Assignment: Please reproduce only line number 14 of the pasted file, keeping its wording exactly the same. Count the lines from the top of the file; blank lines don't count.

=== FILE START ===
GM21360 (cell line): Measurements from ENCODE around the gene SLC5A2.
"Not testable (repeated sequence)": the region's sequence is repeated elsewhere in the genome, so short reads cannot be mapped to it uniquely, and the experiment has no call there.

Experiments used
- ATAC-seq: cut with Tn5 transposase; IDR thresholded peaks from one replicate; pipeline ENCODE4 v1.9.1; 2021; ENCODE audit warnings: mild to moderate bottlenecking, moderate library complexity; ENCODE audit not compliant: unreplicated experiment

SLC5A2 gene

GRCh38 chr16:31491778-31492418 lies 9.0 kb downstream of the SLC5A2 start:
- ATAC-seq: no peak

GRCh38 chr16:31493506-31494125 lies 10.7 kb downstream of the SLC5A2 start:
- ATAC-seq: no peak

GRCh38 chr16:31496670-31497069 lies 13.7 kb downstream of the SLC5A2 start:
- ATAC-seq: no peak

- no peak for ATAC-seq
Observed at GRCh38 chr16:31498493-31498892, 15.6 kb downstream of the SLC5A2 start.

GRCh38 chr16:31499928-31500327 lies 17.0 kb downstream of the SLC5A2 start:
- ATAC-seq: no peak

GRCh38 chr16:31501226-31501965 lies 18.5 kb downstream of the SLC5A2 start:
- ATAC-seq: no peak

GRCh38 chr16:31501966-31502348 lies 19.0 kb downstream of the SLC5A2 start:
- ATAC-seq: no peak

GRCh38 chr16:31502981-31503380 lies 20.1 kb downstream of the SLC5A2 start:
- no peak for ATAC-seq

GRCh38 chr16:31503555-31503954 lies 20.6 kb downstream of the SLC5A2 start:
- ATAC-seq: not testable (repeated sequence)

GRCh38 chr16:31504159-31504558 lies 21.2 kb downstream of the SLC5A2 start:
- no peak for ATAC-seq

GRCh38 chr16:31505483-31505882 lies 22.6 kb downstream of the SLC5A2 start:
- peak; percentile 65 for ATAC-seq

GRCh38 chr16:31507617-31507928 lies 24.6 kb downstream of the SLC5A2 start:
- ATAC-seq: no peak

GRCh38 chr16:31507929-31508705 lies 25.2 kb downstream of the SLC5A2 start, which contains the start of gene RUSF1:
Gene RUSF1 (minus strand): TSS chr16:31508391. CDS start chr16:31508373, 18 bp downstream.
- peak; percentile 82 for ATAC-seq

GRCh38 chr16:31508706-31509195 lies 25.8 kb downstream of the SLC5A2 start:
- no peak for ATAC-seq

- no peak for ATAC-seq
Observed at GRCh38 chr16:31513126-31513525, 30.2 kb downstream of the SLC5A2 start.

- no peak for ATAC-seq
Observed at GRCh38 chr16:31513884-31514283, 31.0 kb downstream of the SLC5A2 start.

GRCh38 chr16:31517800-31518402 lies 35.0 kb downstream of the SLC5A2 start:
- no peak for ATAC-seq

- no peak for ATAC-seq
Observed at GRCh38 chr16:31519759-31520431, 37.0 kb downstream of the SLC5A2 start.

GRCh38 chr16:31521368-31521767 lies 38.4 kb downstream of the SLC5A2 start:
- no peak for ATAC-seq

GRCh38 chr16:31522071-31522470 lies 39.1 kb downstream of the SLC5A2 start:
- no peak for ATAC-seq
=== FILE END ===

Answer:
GRCh38 chr16:31499928-31500327 lies 17.0 kb downstream of the SLC5A2 start: